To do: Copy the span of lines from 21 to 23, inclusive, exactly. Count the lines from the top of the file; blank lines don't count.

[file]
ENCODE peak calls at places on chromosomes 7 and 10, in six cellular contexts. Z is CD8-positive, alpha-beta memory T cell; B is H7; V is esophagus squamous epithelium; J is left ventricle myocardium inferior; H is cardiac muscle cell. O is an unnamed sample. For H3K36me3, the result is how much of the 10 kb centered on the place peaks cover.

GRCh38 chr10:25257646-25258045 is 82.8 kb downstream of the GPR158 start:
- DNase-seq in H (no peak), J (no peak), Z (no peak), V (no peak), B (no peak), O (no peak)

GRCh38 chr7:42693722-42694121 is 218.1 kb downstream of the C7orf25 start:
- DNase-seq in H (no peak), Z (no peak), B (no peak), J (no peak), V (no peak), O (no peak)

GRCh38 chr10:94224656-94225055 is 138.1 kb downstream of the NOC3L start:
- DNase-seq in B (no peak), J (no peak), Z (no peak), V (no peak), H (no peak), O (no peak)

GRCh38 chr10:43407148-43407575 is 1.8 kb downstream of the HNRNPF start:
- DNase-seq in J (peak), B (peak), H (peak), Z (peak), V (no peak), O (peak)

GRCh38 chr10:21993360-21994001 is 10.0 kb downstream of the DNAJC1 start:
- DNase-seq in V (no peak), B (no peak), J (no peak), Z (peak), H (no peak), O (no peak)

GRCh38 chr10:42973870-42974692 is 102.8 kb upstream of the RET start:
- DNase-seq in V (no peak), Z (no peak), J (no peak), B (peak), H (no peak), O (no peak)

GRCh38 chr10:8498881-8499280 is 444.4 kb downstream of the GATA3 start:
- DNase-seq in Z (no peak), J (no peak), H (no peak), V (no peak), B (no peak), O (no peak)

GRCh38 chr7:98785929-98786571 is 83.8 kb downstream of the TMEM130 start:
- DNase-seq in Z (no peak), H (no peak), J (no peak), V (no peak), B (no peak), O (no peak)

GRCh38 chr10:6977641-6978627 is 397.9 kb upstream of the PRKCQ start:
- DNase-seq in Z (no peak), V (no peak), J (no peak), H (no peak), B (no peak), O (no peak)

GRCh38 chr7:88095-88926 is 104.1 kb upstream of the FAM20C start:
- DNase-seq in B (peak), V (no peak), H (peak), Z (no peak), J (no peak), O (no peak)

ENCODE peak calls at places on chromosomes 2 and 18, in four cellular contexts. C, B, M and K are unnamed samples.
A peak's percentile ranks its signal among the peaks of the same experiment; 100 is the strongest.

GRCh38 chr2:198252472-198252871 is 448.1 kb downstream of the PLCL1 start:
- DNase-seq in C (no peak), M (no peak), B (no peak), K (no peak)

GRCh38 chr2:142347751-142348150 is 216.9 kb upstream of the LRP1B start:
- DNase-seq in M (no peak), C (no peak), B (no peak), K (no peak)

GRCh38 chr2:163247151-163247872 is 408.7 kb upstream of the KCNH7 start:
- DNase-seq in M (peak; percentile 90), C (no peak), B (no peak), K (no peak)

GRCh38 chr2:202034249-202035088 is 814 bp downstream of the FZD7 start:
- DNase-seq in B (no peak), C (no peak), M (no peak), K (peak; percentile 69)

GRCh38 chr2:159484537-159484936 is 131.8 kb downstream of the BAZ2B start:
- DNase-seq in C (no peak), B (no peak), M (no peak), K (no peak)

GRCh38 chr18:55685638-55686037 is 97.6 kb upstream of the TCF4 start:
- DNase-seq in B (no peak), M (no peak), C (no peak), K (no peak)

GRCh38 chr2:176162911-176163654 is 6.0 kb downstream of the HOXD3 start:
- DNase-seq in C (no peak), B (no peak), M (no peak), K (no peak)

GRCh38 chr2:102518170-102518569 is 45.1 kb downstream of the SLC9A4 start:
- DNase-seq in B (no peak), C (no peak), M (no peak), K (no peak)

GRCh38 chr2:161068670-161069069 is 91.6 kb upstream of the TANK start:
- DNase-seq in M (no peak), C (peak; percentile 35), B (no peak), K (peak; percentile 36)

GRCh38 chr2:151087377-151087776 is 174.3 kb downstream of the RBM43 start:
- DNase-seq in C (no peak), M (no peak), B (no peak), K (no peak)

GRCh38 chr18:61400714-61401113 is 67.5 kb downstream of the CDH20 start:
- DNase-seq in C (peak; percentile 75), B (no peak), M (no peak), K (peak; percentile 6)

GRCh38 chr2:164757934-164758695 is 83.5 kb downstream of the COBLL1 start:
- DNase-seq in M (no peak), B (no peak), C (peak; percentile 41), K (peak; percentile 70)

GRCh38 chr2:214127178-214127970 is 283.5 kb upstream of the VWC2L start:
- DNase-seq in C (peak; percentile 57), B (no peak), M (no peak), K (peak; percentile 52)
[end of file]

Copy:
- DNase-seq in B (peak), V (no peak), H (peak), Z (no peak), J (no peak), O (no peak)

ENCODE peak calls at places on chromosomes 2 and 18, in four cellular contexts. C, B, M and K are unnamed samples.
A peak's percentile ranks its signal among the peaks of the same experiment; 100 is the strongest.